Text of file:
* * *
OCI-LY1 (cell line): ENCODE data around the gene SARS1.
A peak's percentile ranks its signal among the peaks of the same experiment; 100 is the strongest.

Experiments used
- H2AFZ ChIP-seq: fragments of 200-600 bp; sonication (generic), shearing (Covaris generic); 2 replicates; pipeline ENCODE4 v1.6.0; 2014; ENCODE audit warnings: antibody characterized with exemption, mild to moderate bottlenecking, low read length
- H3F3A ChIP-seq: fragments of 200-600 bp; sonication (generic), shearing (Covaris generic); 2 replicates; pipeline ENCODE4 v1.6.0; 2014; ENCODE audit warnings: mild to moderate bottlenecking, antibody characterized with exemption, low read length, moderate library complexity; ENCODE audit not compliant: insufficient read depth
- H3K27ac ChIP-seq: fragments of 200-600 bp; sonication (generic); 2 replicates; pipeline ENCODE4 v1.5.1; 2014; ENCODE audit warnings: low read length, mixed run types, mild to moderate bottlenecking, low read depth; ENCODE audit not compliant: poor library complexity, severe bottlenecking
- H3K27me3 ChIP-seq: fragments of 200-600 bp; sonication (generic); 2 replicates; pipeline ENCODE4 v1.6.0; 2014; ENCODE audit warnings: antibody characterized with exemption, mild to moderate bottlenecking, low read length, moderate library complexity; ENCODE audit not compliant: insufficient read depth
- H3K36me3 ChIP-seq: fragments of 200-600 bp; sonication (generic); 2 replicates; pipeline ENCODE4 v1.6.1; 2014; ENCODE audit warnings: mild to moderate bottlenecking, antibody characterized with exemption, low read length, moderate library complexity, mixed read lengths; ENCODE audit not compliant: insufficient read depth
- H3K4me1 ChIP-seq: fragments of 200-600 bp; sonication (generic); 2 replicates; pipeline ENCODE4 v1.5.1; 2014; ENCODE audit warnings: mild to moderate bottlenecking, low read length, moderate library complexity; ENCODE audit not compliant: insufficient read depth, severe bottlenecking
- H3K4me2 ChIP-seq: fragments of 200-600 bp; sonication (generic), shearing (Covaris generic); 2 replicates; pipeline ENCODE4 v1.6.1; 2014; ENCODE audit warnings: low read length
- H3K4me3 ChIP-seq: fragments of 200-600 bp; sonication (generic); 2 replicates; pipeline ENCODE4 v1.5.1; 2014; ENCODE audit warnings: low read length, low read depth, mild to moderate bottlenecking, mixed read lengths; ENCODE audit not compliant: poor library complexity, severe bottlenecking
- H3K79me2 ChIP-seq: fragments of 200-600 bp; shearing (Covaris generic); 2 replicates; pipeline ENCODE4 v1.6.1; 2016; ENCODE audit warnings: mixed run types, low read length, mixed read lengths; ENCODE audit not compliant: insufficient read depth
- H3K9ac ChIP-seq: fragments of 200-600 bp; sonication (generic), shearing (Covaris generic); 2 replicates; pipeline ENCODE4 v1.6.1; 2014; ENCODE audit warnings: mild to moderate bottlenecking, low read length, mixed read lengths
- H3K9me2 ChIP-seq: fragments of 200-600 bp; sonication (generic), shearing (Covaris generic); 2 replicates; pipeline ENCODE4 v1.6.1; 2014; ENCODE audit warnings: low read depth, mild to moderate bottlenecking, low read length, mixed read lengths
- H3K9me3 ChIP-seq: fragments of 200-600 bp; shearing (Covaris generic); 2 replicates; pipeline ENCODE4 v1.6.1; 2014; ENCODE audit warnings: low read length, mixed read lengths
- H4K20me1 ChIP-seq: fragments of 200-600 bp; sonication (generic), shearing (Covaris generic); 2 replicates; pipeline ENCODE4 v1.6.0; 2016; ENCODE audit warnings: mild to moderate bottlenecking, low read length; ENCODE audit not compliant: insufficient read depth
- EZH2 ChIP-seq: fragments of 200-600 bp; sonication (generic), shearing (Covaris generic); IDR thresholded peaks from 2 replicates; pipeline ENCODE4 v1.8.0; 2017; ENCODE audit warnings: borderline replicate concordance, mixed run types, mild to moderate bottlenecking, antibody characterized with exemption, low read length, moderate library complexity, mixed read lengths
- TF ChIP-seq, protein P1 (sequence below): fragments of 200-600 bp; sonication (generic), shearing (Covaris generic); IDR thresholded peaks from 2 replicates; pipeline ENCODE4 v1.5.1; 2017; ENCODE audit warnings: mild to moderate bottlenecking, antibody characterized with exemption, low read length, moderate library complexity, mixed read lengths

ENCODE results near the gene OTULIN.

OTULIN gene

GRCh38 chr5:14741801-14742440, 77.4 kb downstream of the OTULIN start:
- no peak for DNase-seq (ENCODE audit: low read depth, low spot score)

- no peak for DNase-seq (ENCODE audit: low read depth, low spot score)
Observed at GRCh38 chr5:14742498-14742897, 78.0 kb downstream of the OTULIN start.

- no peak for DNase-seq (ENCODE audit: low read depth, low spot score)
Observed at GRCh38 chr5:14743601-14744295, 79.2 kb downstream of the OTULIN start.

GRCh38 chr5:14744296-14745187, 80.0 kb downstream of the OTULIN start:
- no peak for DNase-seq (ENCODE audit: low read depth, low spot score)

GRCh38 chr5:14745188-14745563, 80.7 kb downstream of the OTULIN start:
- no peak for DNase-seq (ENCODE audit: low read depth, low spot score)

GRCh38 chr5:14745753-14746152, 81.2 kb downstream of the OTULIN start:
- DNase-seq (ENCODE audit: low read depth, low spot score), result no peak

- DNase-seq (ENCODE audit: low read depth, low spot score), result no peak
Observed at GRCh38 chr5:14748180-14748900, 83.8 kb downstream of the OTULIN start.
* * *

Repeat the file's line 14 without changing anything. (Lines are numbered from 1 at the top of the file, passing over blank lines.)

- H3K9me2 ChIP-seq: fragments of 200-600 bp; sonication (generic), shearing (Covaris generic); 2 replicates; pipeline ENCODE4 v1.6.1; 2014; ENCODE audit warnings: low read depth, mild to moderate bottlenecking, low read length, mixed read lengths